This is Charity Super.Mkt, Britain’s first mega charity shop. Image: Jannine Newman
Bargain hunters listen up. Britain’s first mega charity shop has launched and has its eyes on supplanting fast fashion at the heart of the high street. And every penny has gone to social good.
Founded by a fashion designer and a charity boss, Charity Super.Mkt just finished a six-week trial at a former Topshop store in north London, selling almost 1,000 items a day to eager customers.
Started by Wayne Hemingway, founder of iconic fashion brand Red or Dead and Hemingway Designs, and Maria Chenoweth, chief executive of sustainable clothing charity TRAID, the idea is now ready for its second home in an old Topshop in Reading.
“We wanted to make a stir, make noise, change opinions and change hearts and minds positively,” Hemingway said. “We know it works as a concept but the scale of it has taken even us by surprise.”
Shopping for preloved clothes has boomed over the last decade and the frenzy is only expected to grow in the next few years. It is set to double by 2026 – three times faster than the rest of the clothing market, according to ThredUp’s Resale Report for 2022.
An estimated 92 million tonnes of waste is created each year across the globe. That’s the equivalent of a rubbish truck full of clothes ending up in landfill sites every second. So what if we could stop those trucks in their tracks?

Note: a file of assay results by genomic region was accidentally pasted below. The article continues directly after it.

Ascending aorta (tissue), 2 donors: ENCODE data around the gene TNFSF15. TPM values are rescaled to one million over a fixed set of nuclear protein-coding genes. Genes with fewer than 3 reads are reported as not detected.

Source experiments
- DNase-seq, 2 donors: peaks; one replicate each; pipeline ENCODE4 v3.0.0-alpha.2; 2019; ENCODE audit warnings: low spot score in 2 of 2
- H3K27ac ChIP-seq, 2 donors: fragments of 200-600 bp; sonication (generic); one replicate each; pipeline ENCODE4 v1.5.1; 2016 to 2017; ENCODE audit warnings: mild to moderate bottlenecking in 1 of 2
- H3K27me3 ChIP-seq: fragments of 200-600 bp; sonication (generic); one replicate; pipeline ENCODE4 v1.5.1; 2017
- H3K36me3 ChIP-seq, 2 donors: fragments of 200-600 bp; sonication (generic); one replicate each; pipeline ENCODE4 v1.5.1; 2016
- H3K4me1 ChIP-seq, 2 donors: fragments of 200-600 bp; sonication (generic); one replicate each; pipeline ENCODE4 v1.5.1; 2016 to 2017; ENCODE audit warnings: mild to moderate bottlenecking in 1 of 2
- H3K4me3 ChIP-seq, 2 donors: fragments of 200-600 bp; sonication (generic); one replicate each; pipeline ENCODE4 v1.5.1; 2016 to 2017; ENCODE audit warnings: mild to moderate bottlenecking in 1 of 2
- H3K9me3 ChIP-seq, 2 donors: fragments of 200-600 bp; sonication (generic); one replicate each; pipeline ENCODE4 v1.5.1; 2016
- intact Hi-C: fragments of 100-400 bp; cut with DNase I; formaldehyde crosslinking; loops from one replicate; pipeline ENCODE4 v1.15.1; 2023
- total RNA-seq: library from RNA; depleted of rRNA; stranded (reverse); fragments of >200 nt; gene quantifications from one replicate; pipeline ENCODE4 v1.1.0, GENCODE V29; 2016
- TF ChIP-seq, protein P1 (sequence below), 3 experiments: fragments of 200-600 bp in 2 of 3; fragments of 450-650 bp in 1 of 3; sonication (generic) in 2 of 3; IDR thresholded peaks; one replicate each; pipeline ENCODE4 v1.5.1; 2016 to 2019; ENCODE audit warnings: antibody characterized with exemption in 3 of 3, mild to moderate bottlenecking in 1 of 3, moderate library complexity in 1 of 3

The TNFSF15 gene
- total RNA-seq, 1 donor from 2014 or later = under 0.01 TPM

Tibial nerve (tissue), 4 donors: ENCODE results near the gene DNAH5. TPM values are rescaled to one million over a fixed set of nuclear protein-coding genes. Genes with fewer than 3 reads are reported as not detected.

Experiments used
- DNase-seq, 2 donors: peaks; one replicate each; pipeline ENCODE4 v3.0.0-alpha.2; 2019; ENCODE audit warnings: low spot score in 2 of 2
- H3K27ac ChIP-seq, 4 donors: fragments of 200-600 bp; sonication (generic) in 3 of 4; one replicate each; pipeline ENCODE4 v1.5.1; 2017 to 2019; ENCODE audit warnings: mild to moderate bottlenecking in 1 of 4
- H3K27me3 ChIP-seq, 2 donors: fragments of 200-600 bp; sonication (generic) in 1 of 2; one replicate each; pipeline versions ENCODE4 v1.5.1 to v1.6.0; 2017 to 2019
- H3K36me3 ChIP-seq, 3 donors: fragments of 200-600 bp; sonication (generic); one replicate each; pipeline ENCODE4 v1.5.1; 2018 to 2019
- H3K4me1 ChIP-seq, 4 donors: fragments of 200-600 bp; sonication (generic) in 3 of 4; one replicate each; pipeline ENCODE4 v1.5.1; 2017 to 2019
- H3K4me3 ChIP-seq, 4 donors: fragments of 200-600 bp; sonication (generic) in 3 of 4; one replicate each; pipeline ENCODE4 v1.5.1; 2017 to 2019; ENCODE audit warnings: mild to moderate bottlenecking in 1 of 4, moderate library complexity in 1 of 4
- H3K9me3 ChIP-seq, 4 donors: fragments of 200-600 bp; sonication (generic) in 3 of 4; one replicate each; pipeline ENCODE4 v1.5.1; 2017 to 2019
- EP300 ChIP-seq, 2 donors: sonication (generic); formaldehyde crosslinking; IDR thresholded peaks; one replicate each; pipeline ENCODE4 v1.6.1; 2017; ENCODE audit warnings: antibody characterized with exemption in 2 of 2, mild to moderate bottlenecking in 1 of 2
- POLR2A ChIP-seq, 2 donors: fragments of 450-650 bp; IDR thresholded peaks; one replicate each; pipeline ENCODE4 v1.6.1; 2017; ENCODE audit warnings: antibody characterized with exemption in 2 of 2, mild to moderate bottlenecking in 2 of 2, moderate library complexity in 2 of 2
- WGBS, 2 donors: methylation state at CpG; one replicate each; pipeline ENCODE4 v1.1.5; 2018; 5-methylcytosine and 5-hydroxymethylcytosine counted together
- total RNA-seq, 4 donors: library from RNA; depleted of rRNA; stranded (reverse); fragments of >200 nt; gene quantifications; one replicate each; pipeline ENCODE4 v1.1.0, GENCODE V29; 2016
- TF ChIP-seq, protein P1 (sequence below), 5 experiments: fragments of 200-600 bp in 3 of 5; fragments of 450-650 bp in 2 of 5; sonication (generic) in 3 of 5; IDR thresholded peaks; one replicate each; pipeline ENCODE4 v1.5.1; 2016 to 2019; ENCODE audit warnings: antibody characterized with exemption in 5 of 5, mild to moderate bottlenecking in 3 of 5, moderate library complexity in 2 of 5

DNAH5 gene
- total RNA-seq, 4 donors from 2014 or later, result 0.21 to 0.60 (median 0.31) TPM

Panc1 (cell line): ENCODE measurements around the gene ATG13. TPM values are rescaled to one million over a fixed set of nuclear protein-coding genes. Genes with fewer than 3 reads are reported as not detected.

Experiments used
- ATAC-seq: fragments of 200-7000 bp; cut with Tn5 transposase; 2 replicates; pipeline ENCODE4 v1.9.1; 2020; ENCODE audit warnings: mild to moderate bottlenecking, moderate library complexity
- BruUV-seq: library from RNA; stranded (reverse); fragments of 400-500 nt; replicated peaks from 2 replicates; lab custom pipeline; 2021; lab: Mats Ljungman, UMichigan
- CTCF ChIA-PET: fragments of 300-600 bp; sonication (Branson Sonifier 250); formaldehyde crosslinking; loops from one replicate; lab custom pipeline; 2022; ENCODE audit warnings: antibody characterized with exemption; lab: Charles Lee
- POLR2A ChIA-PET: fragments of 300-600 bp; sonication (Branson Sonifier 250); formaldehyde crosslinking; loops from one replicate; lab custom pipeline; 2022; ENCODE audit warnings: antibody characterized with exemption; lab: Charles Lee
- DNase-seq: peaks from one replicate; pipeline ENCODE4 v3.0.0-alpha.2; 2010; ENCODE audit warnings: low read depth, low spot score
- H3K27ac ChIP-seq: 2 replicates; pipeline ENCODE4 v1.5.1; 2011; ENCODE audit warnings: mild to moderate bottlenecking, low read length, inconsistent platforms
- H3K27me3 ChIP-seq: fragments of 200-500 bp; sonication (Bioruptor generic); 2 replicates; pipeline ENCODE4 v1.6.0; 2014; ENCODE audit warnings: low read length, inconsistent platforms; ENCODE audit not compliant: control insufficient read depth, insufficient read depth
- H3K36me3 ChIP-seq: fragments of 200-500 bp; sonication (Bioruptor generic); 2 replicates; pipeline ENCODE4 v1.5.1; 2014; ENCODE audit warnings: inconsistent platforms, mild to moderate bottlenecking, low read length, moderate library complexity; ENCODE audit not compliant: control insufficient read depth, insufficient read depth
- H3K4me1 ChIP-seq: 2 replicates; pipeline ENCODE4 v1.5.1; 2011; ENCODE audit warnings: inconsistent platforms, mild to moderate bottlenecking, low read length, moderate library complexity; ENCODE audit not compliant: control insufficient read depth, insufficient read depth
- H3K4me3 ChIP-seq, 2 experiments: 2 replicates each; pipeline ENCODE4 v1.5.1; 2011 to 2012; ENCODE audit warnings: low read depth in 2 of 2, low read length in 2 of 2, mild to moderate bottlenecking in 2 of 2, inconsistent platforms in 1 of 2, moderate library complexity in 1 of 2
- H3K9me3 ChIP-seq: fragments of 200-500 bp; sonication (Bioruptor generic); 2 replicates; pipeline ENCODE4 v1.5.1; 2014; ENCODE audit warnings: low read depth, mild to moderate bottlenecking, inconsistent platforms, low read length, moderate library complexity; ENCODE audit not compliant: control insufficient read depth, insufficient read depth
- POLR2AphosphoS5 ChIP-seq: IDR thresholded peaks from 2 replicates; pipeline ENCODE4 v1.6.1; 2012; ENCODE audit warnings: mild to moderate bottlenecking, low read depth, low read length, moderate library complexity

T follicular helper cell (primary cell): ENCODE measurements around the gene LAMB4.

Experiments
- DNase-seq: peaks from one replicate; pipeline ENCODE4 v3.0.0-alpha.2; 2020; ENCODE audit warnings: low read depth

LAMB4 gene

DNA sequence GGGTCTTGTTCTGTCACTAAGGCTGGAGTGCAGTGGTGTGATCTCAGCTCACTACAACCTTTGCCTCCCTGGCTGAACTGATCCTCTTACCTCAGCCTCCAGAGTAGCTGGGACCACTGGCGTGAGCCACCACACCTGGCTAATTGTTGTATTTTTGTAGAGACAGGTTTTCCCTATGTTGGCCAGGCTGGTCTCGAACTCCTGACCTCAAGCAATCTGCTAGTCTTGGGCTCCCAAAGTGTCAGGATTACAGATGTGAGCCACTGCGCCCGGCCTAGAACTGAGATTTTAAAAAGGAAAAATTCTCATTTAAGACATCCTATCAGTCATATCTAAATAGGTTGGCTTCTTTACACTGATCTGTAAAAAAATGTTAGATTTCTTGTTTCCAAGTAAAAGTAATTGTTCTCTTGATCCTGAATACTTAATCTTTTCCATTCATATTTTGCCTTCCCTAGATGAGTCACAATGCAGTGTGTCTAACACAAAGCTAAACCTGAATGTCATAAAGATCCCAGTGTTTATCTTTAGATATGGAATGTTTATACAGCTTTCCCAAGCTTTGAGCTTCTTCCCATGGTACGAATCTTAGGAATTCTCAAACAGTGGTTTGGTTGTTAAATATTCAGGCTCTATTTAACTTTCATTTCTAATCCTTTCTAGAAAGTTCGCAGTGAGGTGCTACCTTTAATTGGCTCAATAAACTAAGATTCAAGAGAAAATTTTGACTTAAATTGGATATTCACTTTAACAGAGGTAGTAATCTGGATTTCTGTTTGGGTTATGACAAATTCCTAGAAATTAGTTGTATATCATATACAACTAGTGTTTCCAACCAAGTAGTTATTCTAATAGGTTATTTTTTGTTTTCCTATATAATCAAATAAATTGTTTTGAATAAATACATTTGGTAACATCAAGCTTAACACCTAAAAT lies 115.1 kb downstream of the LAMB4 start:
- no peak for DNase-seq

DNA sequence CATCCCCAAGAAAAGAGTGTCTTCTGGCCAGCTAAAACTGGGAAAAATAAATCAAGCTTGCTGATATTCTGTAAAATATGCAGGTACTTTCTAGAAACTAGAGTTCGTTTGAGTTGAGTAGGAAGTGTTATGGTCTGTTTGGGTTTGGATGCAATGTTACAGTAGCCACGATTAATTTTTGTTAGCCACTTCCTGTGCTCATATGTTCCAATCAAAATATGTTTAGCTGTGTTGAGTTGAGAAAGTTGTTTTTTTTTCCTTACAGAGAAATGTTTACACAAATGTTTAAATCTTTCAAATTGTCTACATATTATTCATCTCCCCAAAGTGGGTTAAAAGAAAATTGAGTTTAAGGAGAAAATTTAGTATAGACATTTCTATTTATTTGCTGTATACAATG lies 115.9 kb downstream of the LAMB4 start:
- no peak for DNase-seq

In comes preloved shopping, with climate-conscious Gen Z shoppers driving the hype. Secondhand clothing app Vinted has been downloaded by 75 million people across Europe, the US and Canada, and its rival Depop has more than 26 million users. And in a sign that reselling has gone mainstream, eBay sponsored ITV’s hit Love Island for the second time this year.
But what does this mean for the humble charity shop? Weekend crawls through local secondhand shops might be all the rage, but it also means more competition. When people have a whole new wardrobe ready to be purchased on an app, they are less likely to head to the charity shop frequented by their nan.
Charity Super.Mkt is making every effort to make bargain hunting cool. There are DJs and bright pops of colour, and every pound goes towards social good. It has partnered with a range of brilliant causes including Marie Curie, Shelter and Barnardo’s.
Chenoweth said: “Everybody just seemed to start selling secondhand and using it as a greenwashing exercise. Our challenge was to get charity retailers into a position where they could raise mega bucks for amazing causes and be seen to be the best thing on the high street. We have created a new business model where people are collaborating as opposed to competing.”
The megastore sold 40,000 items of clothing, bringing in £380,000 over its six weeks in Brent Cross, and it is blazing a trail as the industry continues to look for new ways to tackle fast fashion. After Reading, they plan on moving to Manchester – and the possibilities are endless as to where they will go next.
“We have created a new business model where people are collaborating as opposed to competing,” Chenoweth added. “That is just my dream come true.”
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